How the name ‘The Angry Brigade’ came about, will probably never be known with certainty. It doesn’t really matter. Fiction writers and academics have tried to slot in the Angry Brigade with the student movement or middle-class dropout hippies. One writer wrote a fantasy novel called The Angry Brigade, which he claimed was written from taped interviews with them, which he later destroyed. He, too, portrayed the Angry Brigade as student dropouts – caricatures of the caricatures. On top of this, they were all on drugs.

The names ‘Angry Brigade,’ like ‘Butch Cassidy and the Sundance Kid,’ and the ‘Wild Bunch’ were intended to be light-heartedly ironic. They could equally have used ‘William Brown and the Outlaws.’ The names were chosen, presumably, in an attempt to avoid the quasi-military or political pretentiousness of those used by other action-oriented groups of the times. And although I was never present when any of the communiqués were written, I always imagined the surreal telegraphese of the language of the communiqués to have been inspired by the Jack the Ripper ‘Dear Boss’ letters, and written in surroundings similar to that depicted in Ilya Repin’s famous painting of the Zaporozhie Cossacks Writing a Mocking Letter to the Turkish Sultan.

The Carr bombing brought massive pressure to bear on Scotland Yard from the Cabinet Office. The investigation, led by Detective Chief Superintendent Roy Habershon under his regional senior officer, Commander Dace, was given top priority. With this new authority, Habershon immediately recruited a team of around 30 officers from the Flying Squad and the Special Branch, a group which soon became known as the ‘Bomb Squad.’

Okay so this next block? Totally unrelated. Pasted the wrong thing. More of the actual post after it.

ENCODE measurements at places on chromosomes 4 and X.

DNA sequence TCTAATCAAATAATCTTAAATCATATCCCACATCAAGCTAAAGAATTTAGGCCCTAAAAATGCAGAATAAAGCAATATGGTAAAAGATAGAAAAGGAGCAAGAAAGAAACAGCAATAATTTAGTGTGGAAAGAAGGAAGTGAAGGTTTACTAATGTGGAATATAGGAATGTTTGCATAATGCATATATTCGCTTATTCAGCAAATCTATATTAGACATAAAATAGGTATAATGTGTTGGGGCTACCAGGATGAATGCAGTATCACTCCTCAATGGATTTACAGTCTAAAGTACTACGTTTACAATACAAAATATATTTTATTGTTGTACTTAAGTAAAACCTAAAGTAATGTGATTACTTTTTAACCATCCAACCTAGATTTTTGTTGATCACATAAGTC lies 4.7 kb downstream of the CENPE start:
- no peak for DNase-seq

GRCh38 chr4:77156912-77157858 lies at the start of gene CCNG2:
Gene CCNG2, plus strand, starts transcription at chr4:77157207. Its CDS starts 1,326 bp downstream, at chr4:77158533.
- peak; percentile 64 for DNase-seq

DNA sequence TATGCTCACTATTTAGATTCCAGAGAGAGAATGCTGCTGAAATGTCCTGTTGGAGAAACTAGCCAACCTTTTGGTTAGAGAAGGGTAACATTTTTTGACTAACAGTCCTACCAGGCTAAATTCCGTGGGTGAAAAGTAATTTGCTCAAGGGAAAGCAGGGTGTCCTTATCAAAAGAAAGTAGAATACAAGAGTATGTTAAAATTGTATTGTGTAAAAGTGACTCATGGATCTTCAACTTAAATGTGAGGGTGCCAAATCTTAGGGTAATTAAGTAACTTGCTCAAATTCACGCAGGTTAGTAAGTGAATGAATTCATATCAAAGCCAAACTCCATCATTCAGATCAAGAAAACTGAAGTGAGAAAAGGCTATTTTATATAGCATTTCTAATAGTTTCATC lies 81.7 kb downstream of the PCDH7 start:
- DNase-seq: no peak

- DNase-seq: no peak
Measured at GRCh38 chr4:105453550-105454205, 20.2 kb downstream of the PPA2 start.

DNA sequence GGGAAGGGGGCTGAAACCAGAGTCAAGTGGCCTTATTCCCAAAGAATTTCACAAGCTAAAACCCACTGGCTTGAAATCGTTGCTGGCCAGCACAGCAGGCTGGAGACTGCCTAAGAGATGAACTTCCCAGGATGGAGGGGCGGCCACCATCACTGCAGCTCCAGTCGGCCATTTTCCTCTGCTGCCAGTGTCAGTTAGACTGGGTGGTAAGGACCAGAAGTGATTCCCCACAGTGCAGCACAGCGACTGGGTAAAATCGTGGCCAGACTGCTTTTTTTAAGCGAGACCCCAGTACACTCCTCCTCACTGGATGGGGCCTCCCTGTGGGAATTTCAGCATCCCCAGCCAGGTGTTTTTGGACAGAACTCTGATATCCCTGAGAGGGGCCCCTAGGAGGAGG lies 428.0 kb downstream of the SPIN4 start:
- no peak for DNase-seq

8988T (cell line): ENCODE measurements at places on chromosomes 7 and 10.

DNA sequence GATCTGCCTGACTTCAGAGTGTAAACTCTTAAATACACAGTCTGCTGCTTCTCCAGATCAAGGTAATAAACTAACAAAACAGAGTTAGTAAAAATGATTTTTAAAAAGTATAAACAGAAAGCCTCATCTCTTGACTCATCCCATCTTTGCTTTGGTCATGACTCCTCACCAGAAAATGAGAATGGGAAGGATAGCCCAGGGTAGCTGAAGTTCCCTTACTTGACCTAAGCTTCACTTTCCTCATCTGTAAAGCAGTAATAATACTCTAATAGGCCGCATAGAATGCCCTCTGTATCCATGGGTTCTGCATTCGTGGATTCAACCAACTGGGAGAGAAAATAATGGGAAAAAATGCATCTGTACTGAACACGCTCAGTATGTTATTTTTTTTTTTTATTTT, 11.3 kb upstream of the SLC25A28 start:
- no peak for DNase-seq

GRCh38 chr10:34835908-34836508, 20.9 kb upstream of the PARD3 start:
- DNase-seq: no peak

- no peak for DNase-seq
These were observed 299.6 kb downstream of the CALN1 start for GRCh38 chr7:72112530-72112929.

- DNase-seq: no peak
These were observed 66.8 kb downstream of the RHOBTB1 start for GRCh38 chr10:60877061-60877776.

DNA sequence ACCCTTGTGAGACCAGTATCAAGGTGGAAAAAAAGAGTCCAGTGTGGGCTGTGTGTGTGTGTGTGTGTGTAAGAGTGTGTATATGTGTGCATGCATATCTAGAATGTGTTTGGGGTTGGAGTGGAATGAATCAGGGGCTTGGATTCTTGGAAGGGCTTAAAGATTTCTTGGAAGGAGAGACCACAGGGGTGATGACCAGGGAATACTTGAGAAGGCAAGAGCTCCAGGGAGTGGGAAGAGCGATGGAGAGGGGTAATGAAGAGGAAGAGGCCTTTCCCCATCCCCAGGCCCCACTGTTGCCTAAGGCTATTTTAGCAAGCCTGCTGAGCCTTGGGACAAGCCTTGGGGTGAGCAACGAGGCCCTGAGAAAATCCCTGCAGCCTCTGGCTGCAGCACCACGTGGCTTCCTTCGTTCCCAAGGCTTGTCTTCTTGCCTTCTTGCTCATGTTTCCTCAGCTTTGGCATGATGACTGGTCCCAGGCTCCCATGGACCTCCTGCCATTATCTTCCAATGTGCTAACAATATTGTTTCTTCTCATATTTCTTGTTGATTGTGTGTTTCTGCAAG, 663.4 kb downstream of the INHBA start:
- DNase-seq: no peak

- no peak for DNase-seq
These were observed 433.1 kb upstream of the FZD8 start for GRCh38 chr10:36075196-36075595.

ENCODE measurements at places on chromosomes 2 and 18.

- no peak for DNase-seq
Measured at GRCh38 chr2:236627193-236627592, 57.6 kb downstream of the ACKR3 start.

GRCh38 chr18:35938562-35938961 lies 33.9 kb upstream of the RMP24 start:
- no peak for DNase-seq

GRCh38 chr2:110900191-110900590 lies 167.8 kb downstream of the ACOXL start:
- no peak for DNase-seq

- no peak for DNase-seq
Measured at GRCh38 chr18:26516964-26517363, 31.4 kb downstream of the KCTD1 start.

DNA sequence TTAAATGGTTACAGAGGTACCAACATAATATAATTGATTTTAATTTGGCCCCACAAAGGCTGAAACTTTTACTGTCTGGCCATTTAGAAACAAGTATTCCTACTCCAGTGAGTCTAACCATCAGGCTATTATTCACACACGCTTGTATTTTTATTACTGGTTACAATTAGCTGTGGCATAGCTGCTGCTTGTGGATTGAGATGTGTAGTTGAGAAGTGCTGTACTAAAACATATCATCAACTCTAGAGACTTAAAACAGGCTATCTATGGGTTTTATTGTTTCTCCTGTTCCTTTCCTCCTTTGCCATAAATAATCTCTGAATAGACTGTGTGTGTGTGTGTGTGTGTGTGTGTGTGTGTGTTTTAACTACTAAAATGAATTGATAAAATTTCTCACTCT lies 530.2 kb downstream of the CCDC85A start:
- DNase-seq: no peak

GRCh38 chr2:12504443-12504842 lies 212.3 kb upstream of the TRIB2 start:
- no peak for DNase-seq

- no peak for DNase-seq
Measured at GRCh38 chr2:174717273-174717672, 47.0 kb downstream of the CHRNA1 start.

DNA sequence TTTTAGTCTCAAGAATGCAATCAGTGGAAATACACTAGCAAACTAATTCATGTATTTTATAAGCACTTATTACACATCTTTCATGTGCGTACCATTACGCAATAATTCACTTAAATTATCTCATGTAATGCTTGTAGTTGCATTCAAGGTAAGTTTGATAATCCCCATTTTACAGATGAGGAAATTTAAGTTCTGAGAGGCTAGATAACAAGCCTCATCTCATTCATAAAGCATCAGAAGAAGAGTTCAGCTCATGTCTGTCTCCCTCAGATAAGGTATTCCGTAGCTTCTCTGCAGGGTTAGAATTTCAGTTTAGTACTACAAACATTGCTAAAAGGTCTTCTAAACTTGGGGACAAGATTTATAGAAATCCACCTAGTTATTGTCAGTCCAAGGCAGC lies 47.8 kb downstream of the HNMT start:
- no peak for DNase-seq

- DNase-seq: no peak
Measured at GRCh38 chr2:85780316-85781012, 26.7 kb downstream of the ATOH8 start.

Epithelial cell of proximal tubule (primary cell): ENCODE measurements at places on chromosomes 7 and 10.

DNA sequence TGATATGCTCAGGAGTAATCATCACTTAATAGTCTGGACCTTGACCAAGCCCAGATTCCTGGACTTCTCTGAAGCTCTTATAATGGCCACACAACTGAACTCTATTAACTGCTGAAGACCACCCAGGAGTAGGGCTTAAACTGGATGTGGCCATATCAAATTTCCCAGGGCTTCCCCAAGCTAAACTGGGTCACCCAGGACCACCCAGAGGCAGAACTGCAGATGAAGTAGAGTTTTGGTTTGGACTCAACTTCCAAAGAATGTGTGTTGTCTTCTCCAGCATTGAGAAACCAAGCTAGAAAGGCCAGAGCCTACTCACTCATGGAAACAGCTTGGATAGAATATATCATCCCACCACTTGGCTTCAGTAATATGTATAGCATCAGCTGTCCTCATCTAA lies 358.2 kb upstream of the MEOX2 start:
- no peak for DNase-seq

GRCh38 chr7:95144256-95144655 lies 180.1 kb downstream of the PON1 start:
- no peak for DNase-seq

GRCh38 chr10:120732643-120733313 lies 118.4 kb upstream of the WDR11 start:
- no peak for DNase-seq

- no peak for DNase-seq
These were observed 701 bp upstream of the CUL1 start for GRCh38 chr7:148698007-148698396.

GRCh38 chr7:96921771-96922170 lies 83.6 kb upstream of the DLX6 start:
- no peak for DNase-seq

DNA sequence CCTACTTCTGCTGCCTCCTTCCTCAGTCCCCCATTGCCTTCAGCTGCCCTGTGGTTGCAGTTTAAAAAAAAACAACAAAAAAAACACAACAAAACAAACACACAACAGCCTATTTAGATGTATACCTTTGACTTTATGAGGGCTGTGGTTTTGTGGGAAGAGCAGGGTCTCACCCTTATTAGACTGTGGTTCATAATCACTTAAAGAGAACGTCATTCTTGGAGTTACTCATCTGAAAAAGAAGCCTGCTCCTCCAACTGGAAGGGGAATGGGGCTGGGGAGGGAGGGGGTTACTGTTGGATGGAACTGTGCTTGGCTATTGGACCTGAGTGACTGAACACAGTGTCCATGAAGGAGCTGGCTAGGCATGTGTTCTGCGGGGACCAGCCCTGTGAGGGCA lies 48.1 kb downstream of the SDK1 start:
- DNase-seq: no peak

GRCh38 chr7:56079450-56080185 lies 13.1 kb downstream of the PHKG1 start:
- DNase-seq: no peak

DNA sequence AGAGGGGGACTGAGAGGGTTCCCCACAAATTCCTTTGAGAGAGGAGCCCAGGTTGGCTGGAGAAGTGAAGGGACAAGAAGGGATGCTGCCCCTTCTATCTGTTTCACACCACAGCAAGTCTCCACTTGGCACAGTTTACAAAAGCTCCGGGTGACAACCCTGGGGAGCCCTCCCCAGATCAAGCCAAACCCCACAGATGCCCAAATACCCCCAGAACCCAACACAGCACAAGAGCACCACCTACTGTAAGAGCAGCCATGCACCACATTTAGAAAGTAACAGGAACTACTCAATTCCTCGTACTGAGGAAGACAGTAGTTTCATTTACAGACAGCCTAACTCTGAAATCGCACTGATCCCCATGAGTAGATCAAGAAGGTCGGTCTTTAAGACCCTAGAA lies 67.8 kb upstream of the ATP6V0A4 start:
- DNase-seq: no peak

Stuart Christie’s mugshots in General Franco’s Fascist Spain

BACKGROUND: Stuart Christie was accused of being part of the Angry Brigade but, in a 1972 trial, he was acquitted of related charges.

Before that, back in 1964, he had been arrested in Spain for possession of explosives, allegedly to assassinate Spain’s Fascist head of state General Franco. He faced a military trial and possible execution by garotte but was, instead, sentenced to twenty years in prison.

He was released after three years, according to the Spanish authorities, after a plea to them from his mother.

He has written about this time in his book Granny Made Me an Anarchist: General Franco, The Angry Brigade and Me. Back in 2010, investigative journalist Duncan Campbell and Republican novelist Ronan Bennett‘s screenplay based on the book was on ‘the Brit List’ – the prestigious annual list of “Best Unproduced Screenplays from the UK“.

There is currently a 72-minute documentary about The Angry Brigade on YouTube. I can’t guarantee the facts are true…

 

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The Angry Brigade was mildly irritating

The Bush Theatre stage production

The Bush Theatre stage production today

At the end of April, I blogged about The Angry Brigade play opening at London’s Bush Theatre and quoted my friend Sam Taylor (not his real name) who was around at the time.

This afternoon, I went to see the play with Sam.

I was more concerned with the style; Sam with the content.

The play was two-and-a-half hours long including a 20-minute interval in the middle and the first half, at least, could/should have been cut by a third. Words were being written and spouted simply for the sake of writing and spouting words, not developing a plot.

The first half seemed like some stylised semi-farce or something out of a 1970s sitcom with comic police and added serious bits and the second half seemed to be trying to be poetic and arty and cutting-edge.

“I just don’t know,” I told Sam, “why the story of The Angry Brigade has gone off the radar and disappeared from memories of British social history. I mean, you say it’s cos they were so dull, but…”

“Yes,” said Sam.

“You were in two minds about seeing the play,” I said.